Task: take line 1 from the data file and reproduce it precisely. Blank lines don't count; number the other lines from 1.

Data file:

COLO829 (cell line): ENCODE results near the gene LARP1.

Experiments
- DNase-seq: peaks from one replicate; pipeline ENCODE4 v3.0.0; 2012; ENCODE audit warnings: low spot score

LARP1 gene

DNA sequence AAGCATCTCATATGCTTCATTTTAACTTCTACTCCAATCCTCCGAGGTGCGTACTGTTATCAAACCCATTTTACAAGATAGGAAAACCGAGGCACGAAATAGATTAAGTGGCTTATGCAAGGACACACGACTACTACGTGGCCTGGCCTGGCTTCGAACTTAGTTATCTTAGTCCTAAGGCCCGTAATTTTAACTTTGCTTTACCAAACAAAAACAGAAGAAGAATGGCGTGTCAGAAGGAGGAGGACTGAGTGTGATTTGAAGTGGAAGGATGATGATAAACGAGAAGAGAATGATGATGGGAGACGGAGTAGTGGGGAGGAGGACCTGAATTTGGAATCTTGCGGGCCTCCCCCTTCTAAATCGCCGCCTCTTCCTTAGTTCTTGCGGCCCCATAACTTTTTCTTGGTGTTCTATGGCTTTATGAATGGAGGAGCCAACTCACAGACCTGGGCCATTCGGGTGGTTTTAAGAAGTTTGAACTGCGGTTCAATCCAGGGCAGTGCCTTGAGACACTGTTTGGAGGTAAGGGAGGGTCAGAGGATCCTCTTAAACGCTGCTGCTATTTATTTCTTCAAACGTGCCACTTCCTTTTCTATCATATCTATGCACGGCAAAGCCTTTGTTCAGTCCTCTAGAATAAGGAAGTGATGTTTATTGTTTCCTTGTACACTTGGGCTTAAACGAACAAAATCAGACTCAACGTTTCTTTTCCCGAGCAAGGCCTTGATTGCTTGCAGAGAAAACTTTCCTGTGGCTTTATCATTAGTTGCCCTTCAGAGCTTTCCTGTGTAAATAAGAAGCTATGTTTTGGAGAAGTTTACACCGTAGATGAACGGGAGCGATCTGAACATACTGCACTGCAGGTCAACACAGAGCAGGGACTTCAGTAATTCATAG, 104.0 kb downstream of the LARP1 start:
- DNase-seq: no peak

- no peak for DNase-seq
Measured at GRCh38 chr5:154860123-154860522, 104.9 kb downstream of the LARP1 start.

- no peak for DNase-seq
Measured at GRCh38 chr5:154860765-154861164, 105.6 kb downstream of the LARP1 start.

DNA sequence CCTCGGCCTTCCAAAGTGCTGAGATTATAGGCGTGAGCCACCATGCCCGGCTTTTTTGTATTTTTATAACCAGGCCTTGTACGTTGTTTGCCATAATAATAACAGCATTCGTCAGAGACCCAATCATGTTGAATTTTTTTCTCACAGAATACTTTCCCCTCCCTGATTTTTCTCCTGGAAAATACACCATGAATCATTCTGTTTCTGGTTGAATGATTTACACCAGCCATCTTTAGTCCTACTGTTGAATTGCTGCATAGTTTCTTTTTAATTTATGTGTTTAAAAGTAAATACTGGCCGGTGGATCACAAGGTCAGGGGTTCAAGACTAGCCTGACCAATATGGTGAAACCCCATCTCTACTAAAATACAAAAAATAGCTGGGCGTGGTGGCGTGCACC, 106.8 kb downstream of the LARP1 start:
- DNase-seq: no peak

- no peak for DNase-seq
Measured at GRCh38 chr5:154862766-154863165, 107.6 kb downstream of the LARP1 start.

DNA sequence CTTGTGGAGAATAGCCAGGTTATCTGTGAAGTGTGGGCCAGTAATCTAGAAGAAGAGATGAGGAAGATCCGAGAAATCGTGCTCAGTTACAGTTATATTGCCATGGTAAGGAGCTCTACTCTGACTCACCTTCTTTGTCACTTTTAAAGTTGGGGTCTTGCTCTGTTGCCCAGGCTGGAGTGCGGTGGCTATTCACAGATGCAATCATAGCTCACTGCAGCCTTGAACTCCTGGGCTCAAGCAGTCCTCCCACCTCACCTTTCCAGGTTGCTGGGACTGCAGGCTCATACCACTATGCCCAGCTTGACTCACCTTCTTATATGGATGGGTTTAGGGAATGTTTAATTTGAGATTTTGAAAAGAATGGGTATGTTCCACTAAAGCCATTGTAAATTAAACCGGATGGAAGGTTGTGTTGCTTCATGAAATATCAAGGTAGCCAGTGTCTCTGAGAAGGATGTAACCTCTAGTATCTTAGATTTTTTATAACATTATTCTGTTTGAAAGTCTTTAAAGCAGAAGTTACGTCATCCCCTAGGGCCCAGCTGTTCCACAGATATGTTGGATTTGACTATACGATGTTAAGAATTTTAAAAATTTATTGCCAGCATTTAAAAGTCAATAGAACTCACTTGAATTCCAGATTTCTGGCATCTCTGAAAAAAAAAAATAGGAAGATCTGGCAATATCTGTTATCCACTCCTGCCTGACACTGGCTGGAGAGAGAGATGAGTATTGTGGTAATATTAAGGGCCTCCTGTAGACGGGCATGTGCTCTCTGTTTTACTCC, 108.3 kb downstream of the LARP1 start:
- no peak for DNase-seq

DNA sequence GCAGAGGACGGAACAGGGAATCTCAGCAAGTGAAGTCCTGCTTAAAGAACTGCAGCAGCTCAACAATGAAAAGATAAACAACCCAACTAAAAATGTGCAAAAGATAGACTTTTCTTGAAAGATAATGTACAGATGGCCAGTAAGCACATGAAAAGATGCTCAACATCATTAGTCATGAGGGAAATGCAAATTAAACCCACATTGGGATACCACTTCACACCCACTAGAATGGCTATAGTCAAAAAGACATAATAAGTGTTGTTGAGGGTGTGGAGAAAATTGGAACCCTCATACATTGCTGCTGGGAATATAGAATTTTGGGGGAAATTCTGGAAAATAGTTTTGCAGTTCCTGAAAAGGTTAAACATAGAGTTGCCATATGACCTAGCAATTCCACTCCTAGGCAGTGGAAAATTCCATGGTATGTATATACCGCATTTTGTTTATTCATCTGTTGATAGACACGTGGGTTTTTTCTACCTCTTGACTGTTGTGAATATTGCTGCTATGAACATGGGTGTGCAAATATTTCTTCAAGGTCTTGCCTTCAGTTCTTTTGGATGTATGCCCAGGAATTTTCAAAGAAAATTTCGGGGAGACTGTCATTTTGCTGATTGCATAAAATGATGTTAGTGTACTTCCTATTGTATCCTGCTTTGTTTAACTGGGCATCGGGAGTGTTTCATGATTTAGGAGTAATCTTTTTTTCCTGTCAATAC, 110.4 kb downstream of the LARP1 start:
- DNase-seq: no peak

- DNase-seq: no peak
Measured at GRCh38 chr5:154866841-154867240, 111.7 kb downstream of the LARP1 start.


COLO829 (cell line): ENCODE results near the gene LARP1.